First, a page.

If you want to use the lamp analogy, as in your question, then students are simply sitting and not illuminating, which they can only do through the acquisition of knowledge. To take it a step further a student who does not take advantage of learning opportunities, may be compared to a lump of coal--great potential, but it has to be ignited.
A student has tremendous potential, but until the switch is turned, or the wick is ignited, the student will remain in a dormant state. Once a source of knowledge is supplied, the student will illuminate and be productive.
I don't agree, in general. Good students already burn brightly with life when they come to the studio or classroom; the teacher may bring additional fuel, clear the chimney, or shelter the flame, all of which may be helpful, but is nurturing rather than generative.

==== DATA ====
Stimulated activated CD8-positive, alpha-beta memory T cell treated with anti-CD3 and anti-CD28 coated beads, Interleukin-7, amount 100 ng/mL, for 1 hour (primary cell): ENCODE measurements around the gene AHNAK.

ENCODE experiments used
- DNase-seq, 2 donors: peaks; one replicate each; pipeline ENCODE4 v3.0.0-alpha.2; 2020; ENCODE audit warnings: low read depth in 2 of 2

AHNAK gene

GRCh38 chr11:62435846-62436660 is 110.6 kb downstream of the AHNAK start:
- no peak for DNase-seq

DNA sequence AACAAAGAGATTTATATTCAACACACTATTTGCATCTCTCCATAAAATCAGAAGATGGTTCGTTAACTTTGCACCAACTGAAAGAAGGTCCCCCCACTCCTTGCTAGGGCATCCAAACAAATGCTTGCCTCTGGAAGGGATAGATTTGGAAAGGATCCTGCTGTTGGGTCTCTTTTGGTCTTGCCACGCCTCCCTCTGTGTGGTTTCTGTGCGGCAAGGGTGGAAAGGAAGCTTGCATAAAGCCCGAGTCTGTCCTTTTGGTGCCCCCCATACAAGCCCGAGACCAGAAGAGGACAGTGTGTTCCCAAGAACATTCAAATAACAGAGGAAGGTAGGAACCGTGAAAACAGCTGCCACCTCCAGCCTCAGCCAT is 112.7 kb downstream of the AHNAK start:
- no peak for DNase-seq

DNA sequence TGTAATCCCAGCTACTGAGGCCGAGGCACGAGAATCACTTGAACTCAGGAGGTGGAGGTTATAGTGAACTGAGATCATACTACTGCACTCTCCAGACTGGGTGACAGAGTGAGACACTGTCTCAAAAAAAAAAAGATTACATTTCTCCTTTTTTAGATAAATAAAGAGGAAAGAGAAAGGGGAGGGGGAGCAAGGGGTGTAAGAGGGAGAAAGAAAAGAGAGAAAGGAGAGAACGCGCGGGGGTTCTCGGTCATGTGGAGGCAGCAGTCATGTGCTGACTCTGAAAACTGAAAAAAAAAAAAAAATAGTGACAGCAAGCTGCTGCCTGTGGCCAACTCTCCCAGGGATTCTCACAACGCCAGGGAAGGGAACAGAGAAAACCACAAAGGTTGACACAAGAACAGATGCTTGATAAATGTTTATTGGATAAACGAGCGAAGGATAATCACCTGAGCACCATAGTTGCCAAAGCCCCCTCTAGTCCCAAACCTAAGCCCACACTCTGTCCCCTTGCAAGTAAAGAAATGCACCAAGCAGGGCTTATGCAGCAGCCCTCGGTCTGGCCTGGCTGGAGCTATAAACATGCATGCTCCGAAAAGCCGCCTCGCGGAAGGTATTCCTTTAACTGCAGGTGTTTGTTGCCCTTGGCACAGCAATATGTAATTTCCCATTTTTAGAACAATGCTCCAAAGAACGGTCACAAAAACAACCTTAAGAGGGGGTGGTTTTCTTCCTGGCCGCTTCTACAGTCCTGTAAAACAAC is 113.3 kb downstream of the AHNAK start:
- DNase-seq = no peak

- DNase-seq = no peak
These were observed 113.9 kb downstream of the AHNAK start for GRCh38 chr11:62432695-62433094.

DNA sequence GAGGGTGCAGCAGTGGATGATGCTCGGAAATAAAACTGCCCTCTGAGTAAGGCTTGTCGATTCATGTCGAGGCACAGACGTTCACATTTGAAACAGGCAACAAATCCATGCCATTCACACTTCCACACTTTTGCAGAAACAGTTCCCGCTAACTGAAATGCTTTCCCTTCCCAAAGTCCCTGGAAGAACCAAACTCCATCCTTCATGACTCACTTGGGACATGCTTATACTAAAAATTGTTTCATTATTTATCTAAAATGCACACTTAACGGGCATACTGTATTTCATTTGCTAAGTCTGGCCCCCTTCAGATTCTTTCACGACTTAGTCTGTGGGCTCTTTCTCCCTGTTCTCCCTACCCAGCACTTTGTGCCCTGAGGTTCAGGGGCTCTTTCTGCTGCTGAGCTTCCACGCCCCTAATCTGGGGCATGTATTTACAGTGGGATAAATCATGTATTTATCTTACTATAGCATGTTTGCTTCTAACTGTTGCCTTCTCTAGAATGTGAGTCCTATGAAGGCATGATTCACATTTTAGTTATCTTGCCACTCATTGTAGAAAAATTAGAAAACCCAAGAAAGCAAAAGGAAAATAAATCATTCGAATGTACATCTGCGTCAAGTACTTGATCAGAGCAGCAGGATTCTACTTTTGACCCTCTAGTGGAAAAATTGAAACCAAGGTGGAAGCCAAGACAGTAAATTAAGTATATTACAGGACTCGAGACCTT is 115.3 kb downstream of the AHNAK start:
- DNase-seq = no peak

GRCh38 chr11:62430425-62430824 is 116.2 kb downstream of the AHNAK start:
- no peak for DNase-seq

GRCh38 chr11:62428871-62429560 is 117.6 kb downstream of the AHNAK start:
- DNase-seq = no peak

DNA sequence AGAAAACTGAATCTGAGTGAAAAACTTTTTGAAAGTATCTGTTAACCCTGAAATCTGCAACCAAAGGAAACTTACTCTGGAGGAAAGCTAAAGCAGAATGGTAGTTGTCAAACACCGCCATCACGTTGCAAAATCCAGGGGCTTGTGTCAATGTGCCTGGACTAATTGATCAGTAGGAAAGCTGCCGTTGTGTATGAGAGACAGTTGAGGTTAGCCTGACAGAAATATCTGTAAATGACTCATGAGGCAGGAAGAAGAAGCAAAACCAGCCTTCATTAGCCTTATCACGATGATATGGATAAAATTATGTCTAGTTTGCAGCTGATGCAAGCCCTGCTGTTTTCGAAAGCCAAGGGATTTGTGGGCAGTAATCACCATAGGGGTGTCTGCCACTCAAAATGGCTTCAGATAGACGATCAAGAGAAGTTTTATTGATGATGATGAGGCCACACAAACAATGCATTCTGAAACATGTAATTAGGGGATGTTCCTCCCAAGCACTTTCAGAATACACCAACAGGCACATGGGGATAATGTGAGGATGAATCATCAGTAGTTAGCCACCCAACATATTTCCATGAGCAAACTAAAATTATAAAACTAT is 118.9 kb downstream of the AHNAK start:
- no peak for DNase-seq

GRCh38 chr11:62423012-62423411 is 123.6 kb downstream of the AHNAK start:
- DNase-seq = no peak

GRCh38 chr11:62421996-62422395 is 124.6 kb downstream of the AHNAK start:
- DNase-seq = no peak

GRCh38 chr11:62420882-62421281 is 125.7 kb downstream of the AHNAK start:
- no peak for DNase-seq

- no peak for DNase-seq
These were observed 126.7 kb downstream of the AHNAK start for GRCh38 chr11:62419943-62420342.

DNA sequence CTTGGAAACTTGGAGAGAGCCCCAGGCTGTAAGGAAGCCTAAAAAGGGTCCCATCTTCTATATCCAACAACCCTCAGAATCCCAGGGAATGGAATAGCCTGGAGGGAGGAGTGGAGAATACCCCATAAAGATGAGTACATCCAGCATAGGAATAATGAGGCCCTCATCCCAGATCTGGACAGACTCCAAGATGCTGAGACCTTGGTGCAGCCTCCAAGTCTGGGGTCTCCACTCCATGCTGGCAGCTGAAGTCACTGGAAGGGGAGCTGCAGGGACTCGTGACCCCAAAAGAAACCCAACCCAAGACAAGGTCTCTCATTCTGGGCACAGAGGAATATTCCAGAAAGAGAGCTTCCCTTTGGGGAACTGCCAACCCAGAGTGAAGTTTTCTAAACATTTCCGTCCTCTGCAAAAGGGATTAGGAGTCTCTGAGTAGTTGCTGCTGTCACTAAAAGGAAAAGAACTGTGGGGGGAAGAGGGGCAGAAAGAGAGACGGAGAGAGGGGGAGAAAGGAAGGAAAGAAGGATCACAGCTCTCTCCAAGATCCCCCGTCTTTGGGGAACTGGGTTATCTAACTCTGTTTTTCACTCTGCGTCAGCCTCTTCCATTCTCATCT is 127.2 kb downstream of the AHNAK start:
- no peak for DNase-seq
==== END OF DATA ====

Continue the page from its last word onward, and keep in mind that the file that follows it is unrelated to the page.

Perhaps there are times when an inspiring teacher can actually, in some sense, light a flame. But I think these are comparatively rare.
I do not disagree, however, I have seen students with knowledge, waiting to be ignited but for social reasons, economic reasons, prejudice, etc, that student is often overlooked. Also, our cookie cutter approach to eduction misses some students.
Perhaps it means that the students are like lamps which are filled with lighting fluid (filled with knowledge). After their flame is lit, then others will see that they are willing to share that knowledge.
Cuz their own flames went out during years of being forced to sit in desks listening passively to teachers, who did not encourage interests and did not ignite or encourage them. Students have flames of joy and interest in life. These flames should be allowed to burn brightly during the formative years.